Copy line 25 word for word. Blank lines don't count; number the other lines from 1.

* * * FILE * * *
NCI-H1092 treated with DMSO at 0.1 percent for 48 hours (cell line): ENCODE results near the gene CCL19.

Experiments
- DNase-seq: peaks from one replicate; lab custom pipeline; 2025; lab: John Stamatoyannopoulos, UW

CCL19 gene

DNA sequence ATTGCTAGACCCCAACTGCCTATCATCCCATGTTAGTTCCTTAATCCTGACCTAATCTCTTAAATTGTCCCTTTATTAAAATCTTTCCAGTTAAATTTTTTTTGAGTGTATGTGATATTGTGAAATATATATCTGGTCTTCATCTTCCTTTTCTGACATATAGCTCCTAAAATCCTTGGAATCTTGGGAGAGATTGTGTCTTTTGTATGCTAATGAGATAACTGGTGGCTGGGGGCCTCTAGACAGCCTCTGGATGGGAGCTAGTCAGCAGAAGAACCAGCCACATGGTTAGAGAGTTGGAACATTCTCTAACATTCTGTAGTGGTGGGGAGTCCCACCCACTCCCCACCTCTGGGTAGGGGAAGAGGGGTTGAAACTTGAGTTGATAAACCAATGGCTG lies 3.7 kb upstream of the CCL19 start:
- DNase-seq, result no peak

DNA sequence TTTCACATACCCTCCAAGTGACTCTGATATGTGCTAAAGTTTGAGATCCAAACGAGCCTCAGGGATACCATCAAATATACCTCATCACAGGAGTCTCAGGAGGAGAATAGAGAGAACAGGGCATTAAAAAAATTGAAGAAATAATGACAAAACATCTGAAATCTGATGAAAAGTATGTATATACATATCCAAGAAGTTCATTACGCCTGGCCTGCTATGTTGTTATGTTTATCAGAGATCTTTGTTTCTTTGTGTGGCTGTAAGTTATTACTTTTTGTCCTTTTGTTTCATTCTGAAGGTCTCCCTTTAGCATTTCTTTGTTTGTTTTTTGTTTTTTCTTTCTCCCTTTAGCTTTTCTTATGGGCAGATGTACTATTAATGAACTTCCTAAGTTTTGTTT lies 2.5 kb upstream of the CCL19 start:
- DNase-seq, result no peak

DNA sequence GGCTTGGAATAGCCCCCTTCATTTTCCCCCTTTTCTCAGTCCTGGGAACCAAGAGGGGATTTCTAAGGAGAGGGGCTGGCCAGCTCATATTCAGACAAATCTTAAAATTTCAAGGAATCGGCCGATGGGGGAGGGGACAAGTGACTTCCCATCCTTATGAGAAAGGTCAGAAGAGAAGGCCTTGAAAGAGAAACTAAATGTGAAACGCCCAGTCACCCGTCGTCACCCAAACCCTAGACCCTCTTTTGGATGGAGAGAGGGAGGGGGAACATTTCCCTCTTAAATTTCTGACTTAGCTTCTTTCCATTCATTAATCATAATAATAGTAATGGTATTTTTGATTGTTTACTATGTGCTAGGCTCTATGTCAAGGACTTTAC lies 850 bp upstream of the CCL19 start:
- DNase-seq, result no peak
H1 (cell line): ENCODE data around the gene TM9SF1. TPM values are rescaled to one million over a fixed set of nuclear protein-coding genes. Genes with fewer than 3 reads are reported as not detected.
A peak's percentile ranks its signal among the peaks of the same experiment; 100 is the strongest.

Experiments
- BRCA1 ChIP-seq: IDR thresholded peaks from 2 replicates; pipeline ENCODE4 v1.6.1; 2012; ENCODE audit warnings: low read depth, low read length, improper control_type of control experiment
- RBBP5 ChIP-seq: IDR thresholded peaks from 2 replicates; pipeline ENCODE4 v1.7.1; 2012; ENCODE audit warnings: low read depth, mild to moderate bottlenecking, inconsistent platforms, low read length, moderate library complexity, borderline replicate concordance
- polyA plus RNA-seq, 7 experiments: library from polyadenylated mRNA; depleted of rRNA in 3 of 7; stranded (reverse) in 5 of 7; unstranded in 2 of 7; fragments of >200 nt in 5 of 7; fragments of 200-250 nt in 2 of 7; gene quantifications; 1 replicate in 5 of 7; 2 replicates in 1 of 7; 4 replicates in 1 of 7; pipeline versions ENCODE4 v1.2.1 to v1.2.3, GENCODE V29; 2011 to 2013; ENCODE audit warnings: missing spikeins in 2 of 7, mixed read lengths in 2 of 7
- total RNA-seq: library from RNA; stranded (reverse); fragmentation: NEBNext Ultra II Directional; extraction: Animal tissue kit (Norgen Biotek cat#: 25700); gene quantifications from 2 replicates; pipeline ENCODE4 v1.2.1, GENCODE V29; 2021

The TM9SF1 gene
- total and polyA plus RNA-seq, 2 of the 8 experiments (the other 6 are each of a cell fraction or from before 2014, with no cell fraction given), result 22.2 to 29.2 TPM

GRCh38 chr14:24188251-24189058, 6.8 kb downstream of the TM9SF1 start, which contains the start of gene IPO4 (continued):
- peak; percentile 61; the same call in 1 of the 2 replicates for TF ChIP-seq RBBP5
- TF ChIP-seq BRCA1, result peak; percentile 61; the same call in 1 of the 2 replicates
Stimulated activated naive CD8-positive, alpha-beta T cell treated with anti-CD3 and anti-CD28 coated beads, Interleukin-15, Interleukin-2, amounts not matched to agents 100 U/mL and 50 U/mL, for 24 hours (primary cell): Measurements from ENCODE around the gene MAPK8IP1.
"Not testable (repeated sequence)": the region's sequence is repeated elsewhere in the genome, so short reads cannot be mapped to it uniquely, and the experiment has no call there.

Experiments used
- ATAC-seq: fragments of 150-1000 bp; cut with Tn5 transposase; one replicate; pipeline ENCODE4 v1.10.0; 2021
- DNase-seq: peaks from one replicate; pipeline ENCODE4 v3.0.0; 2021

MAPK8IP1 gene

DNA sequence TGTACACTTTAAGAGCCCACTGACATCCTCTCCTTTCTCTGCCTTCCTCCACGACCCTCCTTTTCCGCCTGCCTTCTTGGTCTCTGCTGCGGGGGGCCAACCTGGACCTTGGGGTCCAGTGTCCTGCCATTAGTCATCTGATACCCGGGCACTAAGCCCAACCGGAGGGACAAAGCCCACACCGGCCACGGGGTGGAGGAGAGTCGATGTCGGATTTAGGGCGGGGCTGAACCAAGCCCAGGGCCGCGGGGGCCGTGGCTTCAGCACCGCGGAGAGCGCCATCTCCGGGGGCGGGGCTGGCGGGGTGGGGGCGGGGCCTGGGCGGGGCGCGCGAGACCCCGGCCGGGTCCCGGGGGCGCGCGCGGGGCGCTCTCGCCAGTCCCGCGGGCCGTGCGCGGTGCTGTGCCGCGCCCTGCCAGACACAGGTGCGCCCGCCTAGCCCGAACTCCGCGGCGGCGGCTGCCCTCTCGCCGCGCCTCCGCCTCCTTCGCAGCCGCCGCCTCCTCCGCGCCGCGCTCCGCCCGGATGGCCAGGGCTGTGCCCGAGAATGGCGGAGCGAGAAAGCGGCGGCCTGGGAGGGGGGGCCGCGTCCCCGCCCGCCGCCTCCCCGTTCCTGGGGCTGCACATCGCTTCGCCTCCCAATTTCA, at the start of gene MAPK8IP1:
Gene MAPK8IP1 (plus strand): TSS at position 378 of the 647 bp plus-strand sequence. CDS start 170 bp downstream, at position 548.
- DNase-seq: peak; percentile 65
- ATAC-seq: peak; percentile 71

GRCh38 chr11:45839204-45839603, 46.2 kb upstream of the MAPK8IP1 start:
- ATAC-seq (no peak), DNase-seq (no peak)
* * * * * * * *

Experiments used